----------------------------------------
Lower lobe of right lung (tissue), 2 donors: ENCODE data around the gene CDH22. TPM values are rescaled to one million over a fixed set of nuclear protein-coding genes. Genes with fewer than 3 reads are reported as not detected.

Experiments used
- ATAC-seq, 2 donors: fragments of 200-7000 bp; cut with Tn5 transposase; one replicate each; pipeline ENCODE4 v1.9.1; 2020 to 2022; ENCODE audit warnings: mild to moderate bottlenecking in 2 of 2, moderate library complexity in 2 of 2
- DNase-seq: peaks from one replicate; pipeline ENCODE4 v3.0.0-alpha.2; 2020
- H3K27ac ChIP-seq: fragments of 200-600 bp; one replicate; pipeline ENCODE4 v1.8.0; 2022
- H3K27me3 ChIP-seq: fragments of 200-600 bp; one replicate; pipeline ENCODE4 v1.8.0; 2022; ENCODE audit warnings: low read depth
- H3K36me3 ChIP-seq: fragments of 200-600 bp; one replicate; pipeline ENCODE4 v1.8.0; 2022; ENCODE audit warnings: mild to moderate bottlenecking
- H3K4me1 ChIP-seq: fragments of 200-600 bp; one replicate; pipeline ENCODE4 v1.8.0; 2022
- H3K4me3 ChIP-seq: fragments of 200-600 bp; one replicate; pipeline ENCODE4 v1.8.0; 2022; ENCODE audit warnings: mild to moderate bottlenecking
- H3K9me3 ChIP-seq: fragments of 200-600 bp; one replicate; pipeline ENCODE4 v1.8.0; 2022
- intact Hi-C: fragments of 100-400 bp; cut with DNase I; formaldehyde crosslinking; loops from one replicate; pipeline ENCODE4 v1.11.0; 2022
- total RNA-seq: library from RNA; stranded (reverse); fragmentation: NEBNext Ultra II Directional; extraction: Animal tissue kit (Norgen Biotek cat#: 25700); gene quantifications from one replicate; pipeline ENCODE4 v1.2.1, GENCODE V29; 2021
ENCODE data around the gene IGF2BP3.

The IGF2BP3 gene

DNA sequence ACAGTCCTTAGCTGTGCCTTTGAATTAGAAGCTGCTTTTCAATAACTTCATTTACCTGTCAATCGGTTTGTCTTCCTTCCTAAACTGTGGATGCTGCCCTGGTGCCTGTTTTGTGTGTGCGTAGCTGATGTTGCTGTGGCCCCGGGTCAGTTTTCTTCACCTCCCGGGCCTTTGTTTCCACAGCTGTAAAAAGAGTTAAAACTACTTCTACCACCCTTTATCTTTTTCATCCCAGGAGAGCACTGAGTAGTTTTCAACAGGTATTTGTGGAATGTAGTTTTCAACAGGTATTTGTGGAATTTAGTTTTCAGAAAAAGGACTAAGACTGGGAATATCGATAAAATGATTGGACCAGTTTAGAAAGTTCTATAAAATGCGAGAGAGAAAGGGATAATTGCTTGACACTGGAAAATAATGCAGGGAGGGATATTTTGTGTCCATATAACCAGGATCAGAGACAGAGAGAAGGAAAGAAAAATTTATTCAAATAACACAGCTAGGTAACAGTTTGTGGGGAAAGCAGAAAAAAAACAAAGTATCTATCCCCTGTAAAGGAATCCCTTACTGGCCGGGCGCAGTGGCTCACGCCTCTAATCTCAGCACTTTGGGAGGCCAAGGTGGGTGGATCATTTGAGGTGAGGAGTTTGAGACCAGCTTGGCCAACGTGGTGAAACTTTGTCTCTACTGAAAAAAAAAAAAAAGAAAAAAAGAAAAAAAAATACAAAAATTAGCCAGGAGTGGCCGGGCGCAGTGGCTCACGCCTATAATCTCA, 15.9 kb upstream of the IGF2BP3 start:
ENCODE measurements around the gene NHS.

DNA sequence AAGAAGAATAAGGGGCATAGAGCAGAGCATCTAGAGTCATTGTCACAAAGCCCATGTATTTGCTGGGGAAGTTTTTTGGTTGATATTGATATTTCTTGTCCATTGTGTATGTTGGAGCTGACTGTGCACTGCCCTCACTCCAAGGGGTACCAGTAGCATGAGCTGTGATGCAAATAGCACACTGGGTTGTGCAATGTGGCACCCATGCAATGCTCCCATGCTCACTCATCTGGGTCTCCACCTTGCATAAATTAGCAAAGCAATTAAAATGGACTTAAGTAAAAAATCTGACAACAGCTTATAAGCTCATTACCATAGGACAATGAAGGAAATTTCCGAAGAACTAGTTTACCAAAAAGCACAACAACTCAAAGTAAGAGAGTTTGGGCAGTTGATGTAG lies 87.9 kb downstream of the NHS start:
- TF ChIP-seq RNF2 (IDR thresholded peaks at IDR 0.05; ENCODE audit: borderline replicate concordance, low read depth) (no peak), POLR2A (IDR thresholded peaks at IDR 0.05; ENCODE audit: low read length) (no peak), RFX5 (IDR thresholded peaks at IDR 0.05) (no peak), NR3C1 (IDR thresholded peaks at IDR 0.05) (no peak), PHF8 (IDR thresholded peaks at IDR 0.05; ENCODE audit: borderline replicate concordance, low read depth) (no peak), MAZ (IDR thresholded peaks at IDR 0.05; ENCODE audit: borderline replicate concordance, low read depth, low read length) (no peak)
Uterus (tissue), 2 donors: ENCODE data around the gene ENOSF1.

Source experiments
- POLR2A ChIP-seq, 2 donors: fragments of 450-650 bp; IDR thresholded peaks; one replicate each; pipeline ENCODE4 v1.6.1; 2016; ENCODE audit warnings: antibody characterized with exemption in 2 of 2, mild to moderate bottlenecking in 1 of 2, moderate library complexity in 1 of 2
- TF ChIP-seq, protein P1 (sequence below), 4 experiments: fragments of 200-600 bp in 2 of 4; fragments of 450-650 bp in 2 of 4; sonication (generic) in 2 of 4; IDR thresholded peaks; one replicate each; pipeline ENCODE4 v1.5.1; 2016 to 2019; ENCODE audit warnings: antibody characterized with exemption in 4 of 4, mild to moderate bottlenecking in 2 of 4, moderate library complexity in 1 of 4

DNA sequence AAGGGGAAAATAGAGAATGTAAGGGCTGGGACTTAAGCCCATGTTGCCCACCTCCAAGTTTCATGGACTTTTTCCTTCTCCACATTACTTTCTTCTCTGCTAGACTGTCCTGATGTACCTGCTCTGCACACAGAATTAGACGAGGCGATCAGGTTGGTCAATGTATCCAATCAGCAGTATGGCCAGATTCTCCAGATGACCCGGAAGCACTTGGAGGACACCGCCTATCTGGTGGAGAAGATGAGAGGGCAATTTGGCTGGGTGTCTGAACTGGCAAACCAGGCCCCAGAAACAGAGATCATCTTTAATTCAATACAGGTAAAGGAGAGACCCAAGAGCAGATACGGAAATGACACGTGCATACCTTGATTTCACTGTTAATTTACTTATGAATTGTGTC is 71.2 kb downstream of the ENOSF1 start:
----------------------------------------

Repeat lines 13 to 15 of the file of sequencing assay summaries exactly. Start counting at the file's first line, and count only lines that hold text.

ENCODE data around the gene IGF2BP3.

The IGF2BP3 gene

DNA sequence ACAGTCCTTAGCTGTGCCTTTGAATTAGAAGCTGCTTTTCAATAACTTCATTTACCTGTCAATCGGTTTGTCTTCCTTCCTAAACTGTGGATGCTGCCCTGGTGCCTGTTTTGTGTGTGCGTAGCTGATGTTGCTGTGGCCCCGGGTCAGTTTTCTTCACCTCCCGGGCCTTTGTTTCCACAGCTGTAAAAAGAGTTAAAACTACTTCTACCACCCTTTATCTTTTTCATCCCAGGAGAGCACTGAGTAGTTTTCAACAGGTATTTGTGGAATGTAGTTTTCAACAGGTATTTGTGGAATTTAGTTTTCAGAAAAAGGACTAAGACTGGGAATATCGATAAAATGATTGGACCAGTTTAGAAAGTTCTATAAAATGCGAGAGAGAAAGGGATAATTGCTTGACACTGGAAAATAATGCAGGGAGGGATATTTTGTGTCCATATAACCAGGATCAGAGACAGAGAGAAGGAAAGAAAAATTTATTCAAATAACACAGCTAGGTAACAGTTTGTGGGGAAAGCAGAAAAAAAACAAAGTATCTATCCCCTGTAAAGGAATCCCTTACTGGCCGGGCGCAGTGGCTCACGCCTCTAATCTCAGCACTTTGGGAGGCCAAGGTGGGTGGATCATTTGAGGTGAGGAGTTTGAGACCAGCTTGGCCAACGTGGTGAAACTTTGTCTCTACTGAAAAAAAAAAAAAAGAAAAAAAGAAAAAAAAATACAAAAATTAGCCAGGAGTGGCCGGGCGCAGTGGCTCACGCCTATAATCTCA, 15.9 kb upstream of the IGF2BP3 start: